This relation also confirms the inverse relation between the NLIP and [r.
Blondeau (2001), using a VAR cointegration analysis, also found a long-term relationship between the NLIP, long-term interest rates, and stock market returns over the period 1963-1999.
In order to remedy these limits, following Higgins and Thistle (2000), we propose to extend the study of the NLIP adjustment dynamics to a nonlinear framework.
Concerning the NLIP modeling, under the null hypothesis of linearity, the NLIP adjustment is said to be symmetrical and linear and its dynamics can be reproduced through the following LECM
2,t] are, respectively, the NLIP in logarithm, the stock price also in logarithm, and the interest rate.
An LECM extension can enable the NLIP adjustment to be nonlinear with a time-varying adjustment speed.
In the next section, we focus on the STECM modeling for which the equilibrium is assumed to be linear, unique, and provided by the linear cointegration relationship between the NLIP and financial variables.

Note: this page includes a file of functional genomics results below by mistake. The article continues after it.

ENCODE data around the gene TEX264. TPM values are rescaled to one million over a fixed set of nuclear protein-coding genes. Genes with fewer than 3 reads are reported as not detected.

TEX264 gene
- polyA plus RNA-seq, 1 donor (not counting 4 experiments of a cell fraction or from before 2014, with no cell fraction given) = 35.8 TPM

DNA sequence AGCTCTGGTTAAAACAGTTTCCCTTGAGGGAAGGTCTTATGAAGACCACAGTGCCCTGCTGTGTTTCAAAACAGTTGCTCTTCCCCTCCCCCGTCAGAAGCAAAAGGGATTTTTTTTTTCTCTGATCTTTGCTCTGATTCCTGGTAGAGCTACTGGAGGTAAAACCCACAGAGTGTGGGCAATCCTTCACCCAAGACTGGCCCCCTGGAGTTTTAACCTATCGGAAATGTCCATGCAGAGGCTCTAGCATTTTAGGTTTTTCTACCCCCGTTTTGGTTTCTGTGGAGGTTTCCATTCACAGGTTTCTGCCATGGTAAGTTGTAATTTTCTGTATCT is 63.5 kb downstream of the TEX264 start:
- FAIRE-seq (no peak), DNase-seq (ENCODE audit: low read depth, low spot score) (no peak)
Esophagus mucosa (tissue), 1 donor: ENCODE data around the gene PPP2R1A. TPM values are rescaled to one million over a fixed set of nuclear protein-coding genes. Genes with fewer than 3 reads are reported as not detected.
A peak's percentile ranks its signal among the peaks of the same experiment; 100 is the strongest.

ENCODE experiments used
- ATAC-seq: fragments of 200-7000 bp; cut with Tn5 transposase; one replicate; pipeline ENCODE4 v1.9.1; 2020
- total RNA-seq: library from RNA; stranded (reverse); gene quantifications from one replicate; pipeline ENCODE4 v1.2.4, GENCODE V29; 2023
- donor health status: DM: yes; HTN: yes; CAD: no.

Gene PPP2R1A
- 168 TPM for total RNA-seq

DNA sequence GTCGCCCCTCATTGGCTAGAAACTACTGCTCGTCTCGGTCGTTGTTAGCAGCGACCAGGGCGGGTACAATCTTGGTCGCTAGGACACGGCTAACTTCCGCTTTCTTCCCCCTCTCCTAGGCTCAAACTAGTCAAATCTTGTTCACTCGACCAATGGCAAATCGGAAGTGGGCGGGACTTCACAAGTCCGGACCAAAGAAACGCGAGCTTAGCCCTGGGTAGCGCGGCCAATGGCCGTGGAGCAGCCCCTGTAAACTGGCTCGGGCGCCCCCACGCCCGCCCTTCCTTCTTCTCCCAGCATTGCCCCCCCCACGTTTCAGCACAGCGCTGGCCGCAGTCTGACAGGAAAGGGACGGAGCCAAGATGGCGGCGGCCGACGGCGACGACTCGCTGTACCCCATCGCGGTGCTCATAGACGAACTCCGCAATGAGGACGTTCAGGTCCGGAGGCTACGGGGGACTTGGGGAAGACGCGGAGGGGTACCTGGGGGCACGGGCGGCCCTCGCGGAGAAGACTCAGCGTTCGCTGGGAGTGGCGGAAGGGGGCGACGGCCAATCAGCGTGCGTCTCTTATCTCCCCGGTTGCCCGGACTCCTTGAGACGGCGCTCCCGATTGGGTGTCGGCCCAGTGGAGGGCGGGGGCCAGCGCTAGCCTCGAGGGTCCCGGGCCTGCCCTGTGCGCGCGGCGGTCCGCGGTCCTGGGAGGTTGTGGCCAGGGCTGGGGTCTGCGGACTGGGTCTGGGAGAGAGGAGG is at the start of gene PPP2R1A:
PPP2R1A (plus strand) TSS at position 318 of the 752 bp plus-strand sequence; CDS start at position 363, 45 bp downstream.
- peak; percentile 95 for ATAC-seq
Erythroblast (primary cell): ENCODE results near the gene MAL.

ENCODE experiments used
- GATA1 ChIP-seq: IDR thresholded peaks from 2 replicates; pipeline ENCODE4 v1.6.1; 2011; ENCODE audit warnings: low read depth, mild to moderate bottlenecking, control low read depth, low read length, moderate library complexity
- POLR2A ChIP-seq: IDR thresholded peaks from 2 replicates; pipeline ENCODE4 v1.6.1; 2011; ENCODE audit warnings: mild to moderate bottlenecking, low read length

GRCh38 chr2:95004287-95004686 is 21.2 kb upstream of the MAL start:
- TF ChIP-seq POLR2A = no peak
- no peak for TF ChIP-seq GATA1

In practice, this asymmetry characterizing NLIP deviations from the equilibrium may be understood using the STECM that incorporates the delayed error-correction term [z.
This choice may enable us to reproduce two types of asymmetry (in our case: asymmetry due to the change of the NLIP deviation signs and asymmetry associated to the variation of the NLIP deviation size) with a simple transition function.
9) As discussed above, the LSTECM is useful to replicate the asymmetric adjustment dynamics due to a sign change of the NLIP deviation, whereas the ESTECM is used to reproduce the asymmetric adjustment dynamics in the NLIP size of positive or negative deviations.